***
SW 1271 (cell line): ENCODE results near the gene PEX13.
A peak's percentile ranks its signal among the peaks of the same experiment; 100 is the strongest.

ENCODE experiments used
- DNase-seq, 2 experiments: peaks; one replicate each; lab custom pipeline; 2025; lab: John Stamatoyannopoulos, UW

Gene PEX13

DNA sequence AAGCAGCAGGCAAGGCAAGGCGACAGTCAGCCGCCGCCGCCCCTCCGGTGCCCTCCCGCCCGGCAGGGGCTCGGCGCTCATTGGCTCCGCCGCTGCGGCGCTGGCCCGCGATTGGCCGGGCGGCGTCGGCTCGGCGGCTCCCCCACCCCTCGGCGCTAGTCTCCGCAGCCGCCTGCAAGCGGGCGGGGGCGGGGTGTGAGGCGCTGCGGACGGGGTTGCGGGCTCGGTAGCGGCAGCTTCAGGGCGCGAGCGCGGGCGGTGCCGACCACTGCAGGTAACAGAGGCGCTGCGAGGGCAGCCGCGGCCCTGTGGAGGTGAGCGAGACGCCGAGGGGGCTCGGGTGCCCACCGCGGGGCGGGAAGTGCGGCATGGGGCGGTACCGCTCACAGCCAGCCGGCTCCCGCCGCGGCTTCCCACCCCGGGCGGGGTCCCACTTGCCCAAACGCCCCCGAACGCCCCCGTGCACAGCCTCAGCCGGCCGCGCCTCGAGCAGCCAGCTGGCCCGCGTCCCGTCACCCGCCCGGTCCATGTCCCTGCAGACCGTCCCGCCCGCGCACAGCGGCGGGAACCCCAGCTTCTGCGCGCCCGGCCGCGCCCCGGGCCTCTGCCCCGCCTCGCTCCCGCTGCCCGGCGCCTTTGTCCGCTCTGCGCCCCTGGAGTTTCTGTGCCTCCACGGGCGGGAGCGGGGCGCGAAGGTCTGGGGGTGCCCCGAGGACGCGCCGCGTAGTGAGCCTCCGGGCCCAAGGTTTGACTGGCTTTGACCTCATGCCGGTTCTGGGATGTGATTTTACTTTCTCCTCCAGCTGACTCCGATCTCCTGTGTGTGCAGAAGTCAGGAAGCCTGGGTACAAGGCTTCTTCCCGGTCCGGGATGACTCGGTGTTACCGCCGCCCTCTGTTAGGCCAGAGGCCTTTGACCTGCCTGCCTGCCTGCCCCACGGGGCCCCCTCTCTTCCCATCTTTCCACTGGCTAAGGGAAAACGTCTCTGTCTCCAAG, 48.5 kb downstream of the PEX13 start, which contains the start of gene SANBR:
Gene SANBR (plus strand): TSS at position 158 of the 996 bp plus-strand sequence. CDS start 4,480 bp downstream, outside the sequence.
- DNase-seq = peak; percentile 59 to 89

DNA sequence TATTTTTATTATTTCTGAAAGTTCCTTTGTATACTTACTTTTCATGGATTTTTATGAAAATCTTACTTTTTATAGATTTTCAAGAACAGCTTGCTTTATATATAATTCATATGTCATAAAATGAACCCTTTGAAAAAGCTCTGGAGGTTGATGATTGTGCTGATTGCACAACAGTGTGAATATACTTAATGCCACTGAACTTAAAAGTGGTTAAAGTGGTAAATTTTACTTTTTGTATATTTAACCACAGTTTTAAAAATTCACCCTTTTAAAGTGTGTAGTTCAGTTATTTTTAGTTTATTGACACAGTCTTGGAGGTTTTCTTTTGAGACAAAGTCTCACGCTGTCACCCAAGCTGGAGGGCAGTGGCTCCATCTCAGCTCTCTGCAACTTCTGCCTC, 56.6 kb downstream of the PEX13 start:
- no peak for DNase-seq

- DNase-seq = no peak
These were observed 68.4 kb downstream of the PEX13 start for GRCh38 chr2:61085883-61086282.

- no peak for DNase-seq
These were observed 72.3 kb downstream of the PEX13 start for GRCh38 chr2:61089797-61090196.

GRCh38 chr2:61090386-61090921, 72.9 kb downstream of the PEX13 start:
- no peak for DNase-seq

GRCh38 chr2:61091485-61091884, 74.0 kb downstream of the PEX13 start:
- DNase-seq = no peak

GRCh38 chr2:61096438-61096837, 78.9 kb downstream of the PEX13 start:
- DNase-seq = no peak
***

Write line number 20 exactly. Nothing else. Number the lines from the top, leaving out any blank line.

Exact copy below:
- DNase-seq = no peak